It doesn’t have a long, deep and meaningful conversation either, just a quick hello, introduce yourself and what you do. The important thing is that you’re genuine and upbeat, ask the other person questions about themselves to get the conversation going.
Next thing you know, it’ll be a piece of cake for you to walk up to anyone and tell them about your music.
Merchandise = offline success
In an increasingly digital era, one of the few things your fanbase can’t download off a website is your merchandise. As an independent hip-hop artist you want to be getting positive responses from your merchandise.
Give away some t-shirts at your gigs for free. It might cost you money today but is likely to contribute to you making more tomorrow.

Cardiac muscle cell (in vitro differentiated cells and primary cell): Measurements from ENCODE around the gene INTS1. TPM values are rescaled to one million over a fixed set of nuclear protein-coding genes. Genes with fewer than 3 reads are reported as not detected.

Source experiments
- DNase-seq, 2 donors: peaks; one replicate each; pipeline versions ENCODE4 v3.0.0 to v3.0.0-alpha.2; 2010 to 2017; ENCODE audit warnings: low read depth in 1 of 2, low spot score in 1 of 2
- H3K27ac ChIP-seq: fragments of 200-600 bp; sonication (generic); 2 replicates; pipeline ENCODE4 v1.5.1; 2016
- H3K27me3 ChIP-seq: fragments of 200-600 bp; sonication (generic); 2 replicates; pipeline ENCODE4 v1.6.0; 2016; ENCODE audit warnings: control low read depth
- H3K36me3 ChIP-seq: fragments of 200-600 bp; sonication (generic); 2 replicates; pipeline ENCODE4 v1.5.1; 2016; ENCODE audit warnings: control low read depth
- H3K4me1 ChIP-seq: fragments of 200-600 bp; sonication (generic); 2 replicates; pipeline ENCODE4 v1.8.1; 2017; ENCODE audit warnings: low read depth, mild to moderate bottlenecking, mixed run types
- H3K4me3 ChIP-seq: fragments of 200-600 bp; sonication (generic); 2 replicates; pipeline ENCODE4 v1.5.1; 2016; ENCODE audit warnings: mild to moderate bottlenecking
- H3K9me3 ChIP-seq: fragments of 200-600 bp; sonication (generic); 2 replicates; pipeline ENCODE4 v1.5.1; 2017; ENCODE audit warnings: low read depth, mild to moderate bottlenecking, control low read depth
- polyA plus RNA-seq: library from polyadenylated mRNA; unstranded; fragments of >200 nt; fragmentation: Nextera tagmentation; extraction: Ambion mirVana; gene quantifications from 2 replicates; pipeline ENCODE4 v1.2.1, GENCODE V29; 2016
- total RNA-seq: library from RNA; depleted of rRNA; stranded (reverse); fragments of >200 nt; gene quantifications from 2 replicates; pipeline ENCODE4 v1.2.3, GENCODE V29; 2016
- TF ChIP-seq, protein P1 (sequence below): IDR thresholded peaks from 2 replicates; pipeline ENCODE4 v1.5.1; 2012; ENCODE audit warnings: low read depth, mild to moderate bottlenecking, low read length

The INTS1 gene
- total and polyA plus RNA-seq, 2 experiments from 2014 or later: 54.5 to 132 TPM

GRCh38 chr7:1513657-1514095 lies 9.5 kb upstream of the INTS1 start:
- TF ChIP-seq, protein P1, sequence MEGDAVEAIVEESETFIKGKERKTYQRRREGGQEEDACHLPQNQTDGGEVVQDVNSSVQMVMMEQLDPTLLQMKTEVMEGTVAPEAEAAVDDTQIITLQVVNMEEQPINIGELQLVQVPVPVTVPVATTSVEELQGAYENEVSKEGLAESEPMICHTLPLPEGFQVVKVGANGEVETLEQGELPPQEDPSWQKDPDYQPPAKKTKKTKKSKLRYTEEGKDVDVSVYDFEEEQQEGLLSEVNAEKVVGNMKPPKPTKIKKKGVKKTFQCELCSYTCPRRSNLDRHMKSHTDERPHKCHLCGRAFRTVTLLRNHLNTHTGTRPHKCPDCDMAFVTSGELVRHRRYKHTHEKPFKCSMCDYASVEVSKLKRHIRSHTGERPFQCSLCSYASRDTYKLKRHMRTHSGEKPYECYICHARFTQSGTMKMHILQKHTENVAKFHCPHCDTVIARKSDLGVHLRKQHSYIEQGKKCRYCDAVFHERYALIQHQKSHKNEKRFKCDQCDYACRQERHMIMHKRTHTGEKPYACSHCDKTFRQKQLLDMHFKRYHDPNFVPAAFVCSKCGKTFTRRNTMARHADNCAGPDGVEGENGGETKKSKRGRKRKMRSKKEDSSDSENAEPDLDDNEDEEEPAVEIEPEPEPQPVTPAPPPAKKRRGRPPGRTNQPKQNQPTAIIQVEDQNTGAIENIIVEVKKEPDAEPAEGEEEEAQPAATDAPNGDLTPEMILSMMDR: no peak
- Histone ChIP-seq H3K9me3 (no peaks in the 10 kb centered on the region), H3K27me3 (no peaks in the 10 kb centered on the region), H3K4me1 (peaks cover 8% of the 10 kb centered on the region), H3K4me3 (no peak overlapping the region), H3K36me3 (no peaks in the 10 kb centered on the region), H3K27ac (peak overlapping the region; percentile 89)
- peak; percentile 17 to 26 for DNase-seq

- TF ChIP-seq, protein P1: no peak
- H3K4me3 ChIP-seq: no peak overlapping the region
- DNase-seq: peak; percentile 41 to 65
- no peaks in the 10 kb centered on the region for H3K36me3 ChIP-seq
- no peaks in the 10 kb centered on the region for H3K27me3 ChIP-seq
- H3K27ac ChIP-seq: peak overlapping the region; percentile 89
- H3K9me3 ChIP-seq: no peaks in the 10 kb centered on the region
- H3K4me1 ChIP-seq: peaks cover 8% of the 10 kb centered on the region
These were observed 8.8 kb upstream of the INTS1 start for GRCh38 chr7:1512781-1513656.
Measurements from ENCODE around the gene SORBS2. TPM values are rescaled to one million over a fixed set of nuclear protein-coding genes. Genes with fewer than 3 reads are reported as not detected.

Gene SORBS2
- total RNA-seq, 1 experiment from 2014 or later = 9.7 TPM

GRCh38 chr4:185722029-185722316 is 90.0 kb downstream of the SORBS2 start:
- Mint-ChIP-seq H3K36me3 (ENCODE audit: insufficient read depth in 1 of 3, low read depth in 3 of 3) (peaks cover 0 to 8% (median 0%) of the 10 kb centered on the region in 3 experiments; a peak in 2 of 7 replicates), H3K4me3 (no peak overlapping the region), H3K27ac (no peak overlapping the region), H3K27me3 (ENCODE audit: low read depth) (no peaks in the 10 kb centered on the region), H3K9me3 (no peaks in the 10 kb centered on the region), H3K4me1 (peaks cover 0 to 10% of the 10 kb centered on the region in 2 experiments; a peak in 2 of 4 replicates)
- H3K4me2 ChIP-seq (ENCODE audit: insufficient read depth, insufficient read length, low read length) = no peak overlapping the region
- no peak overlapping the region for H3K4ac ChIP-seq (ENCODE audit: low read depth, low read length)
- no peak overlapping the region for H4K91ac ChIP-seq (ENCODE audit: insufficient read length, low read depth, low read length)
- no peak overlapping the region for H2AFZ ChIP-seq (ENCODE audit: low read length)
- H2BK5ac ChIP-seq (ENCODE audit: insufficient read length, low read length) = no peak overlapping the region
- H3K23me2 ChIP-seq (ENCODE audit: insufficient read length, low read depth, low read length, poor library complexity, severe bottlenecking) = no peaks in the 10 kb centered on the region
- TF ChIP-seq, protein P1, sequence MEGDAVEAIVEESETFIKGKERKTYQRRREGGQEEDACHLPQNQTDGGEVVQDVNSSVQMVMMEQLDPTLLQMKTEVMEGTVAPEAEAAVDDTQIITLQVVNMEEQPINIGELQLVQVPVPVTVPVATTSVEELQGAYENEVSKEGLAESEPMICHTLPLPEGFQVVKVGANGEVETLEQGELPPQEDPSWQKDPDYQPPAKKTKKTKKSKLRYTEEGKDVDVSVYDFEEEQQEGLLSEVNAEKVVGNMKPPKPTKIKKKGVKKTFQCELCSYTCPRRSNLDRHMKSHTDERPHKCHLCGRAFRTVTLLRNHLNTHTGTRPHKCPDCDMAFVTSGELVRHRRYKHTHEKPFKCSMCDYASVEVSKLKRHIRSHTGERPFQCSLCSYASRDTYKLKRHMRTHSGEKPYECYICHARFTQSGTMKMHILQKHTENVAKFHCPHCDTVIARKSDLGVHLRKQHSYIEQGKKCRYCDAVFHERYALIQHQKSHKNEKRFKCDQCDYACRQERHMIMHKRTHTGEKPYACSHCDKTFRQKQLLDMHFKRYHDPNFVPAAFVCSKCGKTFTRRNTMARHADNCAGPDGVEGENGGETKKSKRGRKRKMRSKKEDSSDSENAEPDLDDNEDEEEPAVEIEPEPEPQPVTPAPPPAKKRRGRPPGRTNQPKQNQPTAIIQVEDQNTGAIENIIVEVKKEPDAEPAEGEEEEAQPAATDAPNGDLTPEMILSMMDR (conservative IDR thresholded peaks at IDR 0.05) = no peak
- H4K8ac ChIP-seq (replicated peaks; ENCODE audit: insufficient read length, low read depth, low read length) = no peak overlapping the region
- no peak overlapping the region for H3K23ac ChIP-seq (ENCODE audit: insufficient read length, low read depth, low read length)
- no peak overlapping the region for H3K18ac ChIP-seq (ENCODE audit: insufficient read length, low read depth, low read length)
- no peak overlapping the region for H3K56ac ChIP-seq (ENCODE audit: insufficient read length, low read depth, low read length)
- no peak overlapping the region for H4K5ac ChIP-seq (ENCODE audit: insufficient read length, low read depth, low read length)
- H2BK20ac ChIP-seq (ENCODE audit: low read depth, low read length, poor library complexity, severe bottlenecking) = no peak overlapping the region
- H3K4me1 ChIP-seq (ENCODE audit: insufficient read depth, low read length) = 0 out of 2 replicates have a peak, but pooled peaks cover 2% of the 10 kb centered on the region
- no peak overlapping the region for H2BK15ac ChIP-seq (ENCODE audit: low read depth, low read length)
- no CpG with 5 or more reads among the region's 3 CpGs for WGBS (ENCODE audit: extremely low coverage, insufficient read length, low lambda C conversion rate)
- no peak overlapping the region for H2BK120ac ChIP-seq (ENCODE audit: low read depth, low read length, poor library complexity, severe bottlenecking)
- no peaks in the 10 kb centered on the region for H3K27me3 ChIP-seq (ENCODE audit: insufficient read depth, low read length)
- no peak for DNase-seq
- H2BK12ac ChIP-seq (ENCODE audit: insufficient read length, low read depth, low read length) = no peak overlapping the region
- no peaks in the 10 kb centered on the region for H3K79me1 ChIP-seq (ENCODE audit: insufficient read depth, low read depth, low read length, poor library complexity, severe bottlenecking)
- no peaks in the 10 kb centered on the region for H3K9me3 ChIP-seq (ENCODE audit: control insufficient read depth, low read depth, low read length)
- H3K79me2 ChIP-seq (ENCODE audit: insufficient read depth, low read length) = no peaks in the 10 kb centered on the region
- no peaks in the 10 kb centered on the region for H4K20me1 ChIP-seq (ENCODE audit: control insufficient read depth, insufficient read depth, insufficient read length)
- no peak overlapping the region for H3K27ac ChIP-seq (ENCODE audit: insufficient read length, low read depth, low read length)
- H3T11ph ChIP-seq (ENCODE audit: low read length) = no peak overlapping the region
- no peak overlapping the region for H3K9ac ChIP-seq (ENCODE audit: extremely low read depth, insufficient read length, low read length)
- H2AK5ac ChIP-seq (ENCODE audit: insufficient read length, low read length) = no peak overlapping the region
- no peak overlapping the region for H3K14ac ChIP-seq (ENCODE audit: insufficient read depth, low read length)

At the same time, you could always go along to someone else’s gig and start handing out some of your own goods. So long as they’re OK with this, you could have a “Friends of X” table that gives out freebies.
Another reason why you should be handing out merch and selling it in deals is because visibility creates money.
When people keep saying your logo and your merchandise about the streets, they’ll enquire as to who you are. It makes you seem more professional, too, but it also helps to spread the word.
If someone is seen with your gear on enough times, someone else will find out who you are. They’ll research you and eventually decide to give your gigs a chance.
This can, in the right kinds of circumstances, be the catalyst you need to get more advertising. It also lets you engage with fans by handing out freebies, creating a better look for you.
Develop a local persona